At this point, you may choose to freeze your sauce in plastic containers or can it. If you are canning, ladle into hot canning jars, leaving 1/2-inch head space and add 2 tbsp lemon juice or 1/2 tsp citric acid. Remove air bubbles, wipe rim and screw threads, and adjust lids and screw bands to finger tight. Process. Boiling Water Bath: half pints or pints 35 minutes; Pressure canner: @11 pounds pressure, pints and half pints 15 minutes, and quarts 20 minutes.

Tomato Side Dish

Slice desired number of tomatoes into a dish with edges. Sprinkle with minced garlic, salt, pepper, and dried or fresh basil and/or oregano to taste. Drizzle with extra virgin olive oil. Enjoy!

Dehydrated Tomatoes

Slice tomatoes in sandwich-size thickness, about 1/4”. Place on dehydrator trays and set temperature to 140 degrees. (This does not work as well in an oven.) Dehydrate until crisp, not leathery. Store in airtight containers to keep dry.

How to Use Dehydrated Tomatoes

Tomatoes rehydrate quickly so they can be used dry as they soften up with the moisture from other ingredients and leave little pockets of “tomatoey” taste in your dish. However, if you do need them soft you can rehydrate by soaking in either warm water or good quality oil (olive oil is most common) for about 10 minutes.

Salads and Sandwiches

Rehydrate the tomatoes by marinating in a bit of salad dressing, then enjoy tomatoes in your salad in the winter or on a sandwich. You can also puree them into your salad dressing to make a tomato vinaigrette.

Minced or Crumbled Dried Tomatoes

• Add to deviled egg filling
• Mix in scrambled eggs
• Use as a garnish with fish, chicken, or vegetable dishes
• Add to biscuits, cornbread, savoury muffins, or waffles
• Add to filling for stuffed peppers or squash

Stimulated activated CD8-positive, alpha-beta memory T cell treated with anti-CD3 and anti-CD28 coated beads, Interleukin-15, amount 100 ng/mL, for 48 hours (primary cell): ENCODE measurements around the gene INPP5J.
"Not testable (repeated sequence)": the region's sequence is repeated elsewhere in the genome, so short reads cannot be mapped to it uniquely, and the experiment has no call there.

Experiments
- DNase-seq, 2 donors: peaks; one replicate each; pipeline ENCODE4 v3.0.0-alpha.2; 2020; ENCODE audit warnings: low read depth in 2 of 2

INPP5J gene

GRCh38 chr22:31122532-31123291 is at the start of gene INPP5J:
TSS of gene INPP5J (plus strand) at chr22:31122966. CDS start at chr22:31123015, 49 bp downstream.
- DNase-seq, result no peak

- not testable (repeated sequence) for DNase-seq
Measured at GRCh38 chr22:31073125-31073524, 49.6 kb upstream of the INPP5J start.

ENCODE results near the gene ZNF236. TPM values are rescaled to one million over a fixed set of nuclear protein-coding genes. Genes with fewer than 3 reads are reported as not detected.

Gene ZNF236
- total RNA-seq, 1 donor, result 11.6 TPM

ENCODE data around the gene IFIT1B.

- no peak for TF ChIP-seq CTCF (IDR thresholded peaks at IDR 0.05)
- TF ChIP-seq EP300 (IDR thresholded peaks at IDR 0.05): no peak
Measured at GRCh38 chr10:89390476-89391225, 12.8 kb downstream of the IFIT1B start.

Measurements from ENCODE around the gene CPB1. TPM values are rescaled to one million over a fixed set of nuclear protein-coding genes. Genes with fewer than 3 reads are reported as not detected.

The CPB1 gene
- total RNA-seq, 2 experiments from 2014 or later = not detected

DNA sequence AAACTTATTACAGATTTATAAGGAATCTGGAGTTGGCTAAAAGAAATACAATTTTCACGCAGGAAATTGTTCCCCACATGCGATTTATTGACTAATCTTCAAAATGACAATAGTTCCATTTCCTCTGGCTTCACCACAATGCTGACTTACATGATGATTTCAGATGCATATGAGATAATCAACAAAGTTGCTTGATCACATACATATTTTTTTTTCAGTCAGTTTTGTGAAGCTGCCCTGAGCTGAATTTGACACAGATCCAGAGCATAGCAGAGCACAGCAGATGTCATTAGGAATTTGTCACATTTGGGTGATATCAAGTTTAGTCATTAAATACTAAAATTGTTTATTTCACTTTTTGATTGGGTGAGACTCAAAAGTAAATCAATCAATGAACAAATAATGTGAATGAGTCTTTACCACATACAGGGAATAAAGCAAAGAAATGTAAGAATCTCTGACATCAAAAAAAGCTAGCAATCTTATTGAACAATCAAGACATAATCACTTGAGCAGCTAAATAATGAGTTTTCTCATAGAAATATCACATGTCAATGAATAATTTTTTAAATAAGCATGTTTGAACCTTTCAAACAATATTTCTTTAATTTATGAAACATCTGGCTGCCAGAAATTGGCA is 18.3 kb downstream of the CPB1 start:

Tomato Powder

Puree dried tomatoes into a powder and store in a jar. Use it to boost tomato flavour similar to tomato paste. Mix with water to form a paste. Tomato powder can be used in place of tomato paste when just 1 or 2 tablespoons are needed in a recipe. It is easy to end up wasting a can or jar of tomato paste when just a bit is needed. Avoid waste with tomato powder.

Sprinkle with tomato powder to boost flavour on tasteless tomatoes.

Mix 1:1 with some grated parmesan cheese and sprinkle on popcorn or corn on the cob.

Dried Tomato “Pesto”

1/2 cup dried tomatoes, 3/4 cup water, 1/4 cup nuts (pine nuts, almonds, walnuts), 1/4 cup green herbs such as basil, cilantro, or parsley, 1/4 cup grated parmesan cheese (optional)—pulse in food processor 3–4 times. With processor running, drizzle in olive oil until you reach the consistency you like (typically between 2–4 tbsp). Season with salt and pepper.

Use on pasta, pizza, as a sandwich spread, or sauce for vegetables or eggs.

1 Tomatoes 101: Nutrition Facts and Health Benefits (healthline.com)
2 https://www.ncbi.nlm.nih.gov/pmc/articles/PMC4297477/
3 https://pubmed.ncbi.nlm.nih.gov/22965217/
4 https://www.gardeners.com/how-to/video-slideshow-growing-tomatoes/7902.html

Hélène Tremblay-Boyko is a local farmer and gardener, passionate about food issues. She and her husband, Al Boyko, operate a certified organic mixed farm, marketed online as BreadRoot Farm on The Farmers’ Table platform. They raise grass-fed, certified organic beef cattle as well as a variety of certified organic cereals and oil seed crops near Canora, SK. For more information see The Farmers’ Table display ad on page 9 of the 27.6 March/April issue of the WHOLifE Journal.